The university’s child care services and educational programs will expand starting next year as part of a proposal discussed at the Associated Students Finance Committee on Monday.
David Crandall, A.S. general manager, said the project is slated to begin sometime next year after the student government approves its budget for the 2007-2008 fiscal year. The budget approval discussions will start sometime after the first week of January.
Crandall expects the project will receive matching funds from corporations and public agencies once larger amounts are collected. He said for every $1 A.S. spends on this project, $2 would flow from matching sources.
The current $74 per student fee collected by the university’s financial services will not be used to fund the expected expansion on children services, Crandall said.
The A.S. Children’s Center serves as a child care facility for students and faculty. There are currently 19 full-time child care workers and one part-time worker. About 30 to 40 students work in this facility in order to gain experience in the field, said Jennifer de la Torre, assistant director of the child care center.
The center will expand in size and staff. However, the construction of a new building on the site isn’t expected.
The A.S. Children’s Center will hold a fundraiser on Oct. 12. About 750 former CSUN students will be invited. He expects that at least 250 alumni will show up, with their children and adult relatives. Food and drinks will be provided.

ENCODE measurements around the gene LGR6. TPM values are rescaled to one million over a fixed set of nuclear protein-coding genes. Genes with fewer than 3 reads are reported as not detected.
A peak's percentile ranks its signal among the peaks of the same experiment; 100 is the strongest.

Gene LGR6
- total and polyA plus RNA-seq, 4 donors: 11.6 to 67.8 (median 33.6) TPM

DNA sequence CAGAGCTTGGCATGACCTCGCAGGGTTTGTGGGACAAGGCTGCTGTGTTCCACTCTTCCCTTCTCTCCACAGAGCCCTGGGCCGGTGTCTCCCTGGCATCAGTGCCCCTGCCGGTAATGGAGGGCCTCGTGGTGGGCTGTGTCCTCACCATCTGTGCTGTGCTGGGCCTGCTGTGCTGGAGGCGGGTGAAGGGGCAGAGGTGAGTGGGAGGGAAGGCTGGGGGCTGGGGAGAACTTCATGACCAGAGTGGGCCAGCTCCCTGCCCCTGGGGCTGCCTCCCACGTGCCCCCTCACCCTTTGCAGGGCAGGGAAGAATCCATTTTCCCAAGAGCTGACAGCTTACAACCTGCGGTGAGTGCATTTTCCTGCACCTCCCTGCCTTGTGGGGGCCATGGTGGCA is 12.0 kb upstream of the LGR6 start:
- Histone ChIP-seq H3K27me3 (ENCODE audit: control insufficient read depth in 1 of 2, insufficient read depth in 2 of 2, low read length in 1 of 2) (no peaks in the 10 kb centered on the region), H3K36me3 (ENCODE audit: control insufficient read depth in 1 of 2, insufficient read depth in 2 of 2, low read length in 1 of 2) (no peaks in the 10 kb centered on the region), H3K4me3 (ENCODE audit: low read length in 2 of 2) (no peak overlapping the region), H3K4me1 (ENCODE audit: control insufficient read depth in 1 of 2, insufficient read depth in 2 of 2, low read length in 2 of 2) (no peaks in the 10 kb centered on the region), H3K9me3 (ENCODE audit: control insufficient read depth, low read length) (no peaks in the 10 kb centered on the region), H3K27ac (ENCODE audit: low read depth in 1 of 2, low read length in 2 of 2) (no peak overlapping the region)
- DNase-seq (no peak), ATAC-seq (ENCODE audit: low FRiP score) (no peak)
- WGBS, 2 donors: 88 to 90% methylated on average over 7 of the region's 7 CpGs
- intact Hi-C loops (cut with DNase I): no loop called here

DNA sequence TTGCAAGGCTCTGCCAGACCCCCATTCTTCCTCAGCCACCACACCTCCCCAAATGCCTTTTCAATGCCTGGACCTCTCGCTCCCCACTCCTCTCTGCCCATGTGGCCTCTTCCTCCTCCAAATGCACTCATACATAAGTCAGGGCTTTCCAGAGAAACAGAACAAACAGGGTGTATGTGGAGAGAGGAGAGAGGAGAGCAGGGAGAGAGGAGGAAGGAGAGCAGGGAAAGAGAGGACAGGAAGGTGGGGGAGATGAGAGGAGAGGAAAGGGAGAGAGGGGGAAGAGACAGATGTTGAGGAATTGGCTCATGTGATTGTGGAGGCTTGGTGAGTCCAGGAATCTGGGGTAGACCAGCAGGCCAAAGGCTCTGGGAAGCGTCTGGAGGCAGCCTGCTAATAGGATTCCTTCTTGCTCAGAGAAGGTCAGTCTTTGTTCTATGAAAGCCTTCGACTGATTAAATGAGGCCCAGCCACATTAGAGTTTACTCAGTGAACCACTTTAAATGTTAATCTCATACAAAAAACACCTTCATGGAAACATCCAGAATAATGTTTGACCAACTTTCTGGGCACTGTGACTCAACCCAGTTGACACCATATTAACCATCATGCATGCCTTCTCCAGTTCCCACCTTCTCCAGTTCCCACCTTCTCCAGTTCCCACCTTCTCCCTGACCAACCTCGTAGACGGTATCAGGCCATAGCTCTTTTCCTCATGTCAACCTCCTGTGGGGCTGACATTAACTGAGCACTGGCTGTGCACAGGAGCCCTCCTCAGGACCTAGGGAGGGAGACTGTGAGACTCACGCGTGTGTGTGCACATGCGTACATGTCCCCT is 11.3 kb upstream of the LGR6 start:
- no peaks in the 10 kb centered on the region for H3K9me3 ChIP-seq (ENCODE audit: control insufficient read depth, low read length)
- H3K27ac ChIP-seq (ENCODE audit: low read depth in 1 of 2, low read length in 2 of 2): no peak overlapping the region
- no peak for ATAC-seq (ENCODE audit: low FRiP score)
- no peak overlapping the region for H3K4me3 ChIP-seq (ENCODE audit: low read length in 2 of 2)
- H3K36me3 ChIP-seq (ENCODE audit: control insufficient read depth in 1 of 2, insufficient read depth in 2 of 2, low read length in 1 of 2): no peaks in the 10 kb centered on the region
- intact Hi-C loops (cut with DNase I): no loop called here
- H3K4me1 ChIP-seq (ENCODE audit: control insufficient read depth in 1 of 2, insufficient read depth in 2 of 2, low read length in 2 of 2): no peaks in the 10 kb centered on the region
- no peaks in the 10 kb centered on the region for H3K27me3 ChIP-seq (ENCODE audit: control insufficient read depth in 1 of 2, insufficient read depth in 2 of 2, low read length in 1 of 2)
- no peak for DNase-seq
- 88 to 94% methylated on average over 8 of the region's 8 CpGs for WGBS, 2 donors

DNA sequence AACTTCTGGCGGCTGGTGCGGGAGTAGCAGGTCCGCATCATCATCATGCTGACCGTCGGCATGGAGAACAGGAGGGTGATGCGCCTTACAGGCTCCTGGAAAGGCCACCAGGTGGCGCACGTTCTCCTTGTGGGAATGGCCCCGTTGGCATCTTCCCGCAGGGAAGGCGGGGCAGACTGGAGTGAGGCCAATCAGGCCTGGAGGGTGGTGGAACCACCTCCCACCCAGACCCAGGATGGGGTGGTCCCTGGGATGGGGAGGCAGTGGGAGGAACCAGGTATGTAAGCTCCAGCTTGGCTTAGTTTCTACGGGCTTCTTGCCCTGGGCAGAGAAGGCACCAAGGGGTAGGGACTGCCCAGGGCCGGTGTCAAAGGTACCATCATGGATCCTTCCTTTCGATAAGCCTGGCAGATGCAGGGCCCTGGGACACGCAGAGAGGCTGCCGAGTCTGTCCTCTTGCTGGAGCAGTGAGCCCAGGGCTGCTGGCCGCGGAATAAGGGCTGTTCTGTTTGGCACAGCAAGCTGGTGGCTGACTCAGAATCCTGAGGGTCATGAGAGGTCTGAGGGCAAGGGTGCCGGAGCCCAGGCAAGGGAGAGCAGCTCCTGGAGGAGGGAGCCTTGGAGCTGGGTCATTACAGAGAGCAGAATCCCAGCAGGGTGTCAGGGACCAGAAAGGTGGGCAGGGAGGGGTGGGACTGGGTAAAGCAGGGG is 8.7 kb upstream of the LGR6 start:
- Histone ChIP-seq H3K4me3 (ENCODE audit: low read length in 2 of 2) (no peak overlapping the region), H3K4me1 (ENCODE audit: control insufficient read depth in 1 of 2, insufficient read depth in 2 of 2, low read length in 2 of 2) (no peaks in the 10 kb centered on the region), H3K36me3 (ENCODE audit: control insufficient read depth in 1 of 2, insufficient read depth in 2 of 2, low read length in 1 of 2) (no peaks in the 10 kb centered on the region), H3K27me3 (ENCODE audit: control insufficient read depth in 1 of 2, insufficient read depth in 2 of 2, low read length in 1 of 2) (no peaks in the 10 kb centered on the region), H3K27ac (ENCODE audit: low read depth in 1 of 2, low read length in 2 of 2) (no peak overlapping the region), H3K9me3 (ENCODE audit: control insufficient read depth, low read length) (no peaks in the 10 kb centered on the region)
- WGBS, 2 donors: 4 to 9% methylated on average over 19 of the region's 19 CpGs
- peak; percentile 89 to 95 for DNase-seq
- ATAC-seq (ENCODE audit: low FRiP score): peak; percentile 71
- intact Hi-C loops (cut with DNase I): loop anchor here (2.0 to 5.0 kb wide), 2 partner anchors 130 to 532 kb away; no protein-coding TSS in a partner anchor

“This project will provide us with the really good opportunity to get funds from governments and corporations,” Crandall said. “We also need to get different inputs to get reviews to focus on the costs of this project.”
The child care program expansion will also fund the salaries of employees working on campus who may have the skills to develop designs and architectural plans for the facility.
Students will be able to work in the blueprint of the improved facility.
“We used to get funds to pay outside contractors, to pay legal fees, and others,” Crandall said.
In addition, the finance committee, composed of seven members, voted to allocate the funding of students projects ranging from Holocaust research trips to Dallas, Texas to a study field trip related to a tourism and recreational parks class.
If the A.S. Senate votes to approve the expense, Rob Shafer, a history graduate student, would receive $600 if only he and another student travel to the National Holocaust Museum to do research related to the subject. However, he would receive $1,600 if three other students make the trip with him. Shafer would complement travel and support expenses from a special allocation fund issued by the Academically Related Reserves Fund. Shafer’s group clinched at least $6,500 before the A.S. meeting.
Meanwhile, Kelly Smith, a recreational parks and tourism major, would receive $400 to pay travel and logging expenses for a five-day exploration trip to a public park in Indianapolis, if the A.S. Senate votes to approve the allocation that was made. She would study how tourism and sports activities are linked to public recreational parks.
“I didn’t know about this way of getting funds for studying projects,” Smith said. “If I get money for these project, it’ll be welcomed.”
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